Hummingbirds at ICR | The Institute for Creation Research

Hummingbirds at ICR

The staff at ICR trusts you enjoy the hummingbird picture taken outside a window of our main building. It was noticed months ago that an adult bird was weaving a nest on a palm frond. Being a science organization and lovers of God's living creation, we closely followed the maternal events as they unfolded. The tiny eggs hatched and in due time, the two rapidly-growing hatchlings were literally bursting from the confines of their nest. It was interesting that the mother, perched on a nearby branch (always the same one), would intently watch her little ones in the nest. She would occasionally zoom around the nest, showing her crouching, bewildered offspring that "this is how you do it!"

Hummingbirds challenge the neo-Darwinian paradigm. Their size, flight characteristics and patterns, metabolism, all point to our magnificent Creator who designed these amazing animals and created them on Day Five. Secular scientists reject this and state,

So, in fact, birds are not some separate biological entity, distinct and apart from "reptiles." Birds are dinosaurs.1

Is it really scientifically accurate to say that the ferocious T. rex evolved into birds, that it did not become extinct but sprouted feathers and is now able (in the hummingbird's case) to hover and fly rapidly backwards?

Speaking of flight, such agile flying requires power and coordination. One evolutionary publication said in regard to hummingbird flight,

Hypobaric challenge is met behaviorally through compensatory changes in wingbeat kinematics, particularly in stroke amplitude.2

Translated, this means the tiny creature has been wonderfully designed to compensate for low pressure problems encountered in flight. But did such "wingbeat kinematics" just evolve by mutations, or is there a Supreme aero-engineer? Unbelievably rapid muscle contraction is the power source of the rapid wingbeats. Skeletal muscle fibers (cells) may be divided into red (sustained use with a greater supply of blood) and white (designed for short, rapid bursts). Not surprisingly, hummingbird muscle, such as the paired supracoracoideus, are of the red type and at least 30 percent of the bird's weight—about 10 percent more than other birds.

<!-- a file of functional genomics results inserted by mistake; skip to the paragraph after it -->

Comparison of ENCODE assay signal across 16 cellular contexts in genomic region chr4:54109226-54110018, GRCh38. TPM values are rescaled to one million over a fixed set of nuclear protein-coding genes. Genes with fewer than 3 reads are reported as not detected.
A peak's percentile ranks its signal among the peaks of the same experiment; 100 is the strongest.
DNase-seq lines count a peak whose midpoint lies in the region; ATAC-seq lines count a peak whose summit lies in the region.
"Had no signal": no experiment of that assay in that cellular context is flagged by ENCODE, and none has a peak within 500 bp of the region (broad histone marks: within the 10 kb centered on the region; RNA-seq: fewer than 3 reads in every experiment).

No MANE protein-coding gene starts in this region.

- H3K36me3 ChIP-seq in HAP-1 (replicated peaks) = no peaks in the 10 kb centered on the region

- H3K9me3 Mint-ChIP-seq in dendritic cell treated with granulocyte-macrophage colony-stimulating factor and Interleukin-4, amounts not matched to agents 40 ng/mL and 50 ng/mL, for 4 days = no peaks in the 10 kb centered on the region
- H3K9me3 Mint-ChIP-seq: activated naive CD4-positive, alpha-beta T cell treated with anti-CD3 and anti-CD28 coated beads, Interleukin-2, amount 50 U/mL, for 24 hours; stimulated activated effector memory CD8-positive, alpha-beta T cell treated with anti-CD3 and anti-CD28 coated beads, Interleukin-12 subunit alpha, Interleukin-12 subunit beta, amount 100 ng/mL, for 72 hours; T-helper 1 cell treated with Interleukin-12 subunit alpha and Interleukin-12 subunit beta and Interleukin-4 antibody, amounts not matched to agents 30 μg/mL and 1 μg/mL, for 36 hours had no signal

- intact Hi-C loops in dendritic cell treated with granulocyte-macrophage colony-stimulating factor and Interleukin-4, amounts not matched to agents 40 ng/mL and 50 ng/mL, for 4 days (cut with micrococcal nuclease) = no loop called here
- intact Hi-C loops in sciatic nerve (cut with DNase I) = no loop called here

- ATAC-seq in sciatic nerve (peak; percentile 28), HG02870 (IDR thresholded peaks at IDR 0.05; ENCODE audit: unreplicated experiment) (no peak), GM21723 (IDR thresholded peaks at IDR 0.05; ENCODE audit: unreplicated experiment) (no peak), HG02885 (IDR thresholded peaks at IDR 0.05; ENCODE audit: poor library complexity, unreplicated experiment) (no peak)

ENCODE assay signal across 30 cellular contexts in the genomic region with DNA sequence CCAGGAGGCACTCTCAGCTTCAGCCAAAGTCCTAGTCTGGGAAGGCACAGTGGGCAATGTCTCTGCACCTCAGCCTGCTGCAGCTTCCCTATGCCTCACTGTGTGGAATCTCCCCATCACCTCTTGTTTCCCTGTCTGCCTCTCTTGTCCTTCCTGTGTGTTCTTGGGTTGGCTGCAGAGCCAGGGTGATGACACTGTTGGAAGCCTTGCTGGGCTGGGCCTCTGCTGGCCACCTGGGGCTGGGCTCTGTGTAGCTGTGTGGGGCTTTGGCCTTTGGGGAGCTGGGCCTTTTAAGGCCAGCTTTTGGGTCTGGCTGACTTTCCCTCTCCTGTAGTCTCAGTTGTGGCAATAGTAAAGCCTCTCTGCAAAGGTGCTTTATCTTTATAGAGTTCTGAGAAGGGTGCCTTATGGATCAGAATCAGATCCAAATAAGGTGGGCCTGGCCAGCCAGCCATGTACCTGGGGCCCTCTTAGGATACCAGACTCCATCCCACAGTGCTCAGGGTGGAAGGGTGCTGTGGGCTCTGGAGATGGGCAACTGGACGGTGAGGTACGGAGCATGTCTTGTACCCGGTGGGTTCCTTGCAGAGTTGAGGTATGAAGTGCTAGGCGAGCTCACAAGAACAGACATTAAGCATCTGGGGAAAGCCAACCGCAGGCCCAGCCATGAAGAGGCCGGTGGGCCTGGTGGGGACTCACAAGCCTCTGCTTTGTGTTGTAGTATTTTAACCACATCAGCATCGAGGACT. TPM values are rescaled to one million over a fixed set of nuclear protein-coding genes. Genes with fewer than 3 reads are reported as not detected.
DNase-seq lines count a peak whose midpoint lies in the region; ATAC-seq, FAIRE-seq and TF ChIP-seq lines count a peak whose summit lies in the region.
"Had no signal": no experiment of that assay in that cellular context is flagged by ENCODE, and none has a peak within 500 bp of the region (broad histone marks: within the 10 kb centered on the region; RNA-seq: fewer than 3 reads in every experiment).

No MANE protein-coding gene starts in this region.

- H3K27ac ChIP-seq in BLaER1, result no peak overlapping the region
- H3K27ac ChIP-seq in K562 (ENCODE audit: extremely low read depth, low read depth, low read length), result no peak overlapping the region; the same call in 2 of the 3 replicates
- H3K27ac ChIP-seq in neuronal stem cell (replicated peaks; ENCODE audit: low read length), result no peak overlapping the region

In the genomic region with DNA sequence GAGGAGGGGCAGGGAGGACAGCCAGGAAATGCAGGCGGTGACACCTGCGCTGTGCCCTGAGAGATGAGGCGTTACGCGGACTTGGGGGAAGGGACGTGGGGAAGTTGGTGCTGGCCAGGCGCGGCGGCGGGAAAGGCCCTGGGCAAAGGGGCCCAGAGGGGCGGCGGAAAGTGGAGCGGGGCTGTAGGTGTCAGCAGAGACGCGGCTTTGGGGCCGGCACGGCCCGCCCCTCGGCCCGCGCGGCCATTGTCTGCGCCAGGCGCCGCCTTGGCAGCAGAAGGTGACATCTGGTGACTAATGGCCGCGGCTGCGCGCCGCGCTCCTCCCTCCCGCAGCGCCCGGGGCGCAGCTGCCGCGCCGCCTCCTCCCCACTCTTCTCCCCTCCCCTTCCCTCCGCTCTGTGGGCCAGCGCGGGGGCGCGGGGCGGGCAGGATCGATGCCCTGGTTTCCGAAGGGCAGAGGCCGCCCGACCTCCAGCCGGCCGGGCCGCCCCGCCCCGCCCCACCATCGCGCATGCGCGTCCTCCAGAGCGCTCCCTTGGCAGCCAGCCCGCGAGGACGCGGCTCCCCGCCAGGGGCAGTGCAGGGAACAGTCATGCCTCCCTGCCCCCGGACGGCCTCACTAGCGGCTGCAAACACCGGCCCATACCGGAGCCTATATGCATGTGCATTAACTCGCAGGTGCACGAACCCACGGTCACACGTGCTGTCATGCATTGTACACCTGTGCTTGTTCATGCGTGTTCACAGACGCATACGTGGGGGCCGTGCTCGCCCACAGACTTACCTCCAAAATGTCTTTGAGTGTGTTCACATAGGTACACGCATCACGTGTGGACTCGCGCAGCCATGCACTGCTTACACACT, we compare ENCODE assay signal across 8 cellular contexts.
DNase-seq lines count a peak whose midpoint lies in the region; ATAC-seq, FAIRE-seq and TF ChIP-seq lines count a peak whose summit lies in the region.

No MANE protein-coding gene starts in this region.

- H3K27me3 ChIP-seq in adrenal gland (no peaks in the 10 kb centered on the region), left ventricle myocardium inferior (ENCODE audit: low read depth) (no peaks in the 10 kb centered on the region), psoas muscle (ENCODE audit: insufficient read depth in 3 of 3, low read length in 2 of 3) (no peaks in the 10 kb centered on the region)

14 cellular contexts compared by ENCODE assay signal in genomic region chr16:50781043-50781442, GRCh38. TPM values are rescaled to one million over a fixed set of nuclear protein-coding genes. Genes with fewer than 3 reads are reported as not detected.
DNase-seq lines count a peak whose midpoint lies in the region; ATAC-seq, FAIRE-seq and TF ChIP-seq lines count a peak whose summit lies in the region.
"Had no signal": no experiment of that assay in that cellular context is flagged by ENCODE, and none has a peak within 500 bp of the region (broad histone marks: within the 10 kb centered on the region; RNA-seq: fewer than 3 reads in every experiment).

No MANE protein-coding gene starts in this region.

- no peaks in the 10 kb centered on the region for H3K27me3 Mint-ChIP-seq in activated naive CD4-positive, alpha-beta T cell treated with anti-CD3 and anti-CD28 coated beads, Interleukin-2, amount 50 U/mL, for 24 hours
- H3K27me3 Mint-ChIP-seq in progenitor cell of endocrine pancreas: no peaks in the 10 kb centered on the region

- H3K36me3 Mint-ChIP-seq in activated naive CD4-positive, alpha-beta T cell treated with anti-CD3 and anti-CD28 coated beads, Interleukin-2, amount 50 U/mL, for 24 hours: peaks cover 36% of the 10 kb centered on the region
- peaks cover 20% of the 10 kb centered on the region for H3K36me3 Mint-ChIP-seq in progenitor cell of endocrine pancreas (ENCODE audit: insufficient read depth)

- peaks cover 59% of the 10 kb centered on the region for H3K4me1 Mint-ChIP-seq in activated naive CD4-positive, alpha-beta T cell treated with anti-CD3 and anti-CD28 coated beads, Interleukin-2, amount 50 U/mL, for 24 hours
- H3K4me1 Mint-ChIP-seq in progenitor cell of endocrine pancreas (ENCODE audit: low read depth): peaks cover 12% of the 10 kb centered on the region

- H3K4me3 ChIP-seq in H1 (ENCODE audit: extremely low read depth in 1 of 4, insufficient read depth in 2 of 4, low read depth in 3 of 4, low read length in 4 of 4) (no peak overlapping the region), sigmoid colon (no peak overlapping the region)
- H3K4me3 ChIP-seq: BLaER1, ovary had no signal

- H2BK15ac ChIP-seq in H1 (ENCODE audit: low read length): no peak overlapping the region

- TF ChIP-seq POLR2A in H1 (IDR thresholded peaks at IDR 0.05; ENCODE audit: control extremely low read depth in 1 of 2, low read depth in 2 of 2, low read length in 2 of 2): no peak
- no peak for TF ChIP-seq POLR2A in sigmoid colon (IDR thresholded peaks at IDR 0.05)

The amazing feathered acrobat, the tiny, fearless hummingbird!

References

  1. Fastovsky, D. E. and D. B. Weishample, 1996. The Evolution and Extinction of Dinosaurs. Cambridge, UK: Cambridge University Press, pp. 320-321.
  2. Altshuler, D. L. and R. Dudley, 2002. The ecological and evolutionary interface of hummingbird flight physiology. The Journal of Experimental Biology, v. 205, pp. 2325-2336.

* Frank Sherwin is a zoologist and seminar speaker for ICR.

Cite this article: Frank Sherwin, M.A. 2006. Hummingbirds at ICR. Acts & Facts. 35 (9).

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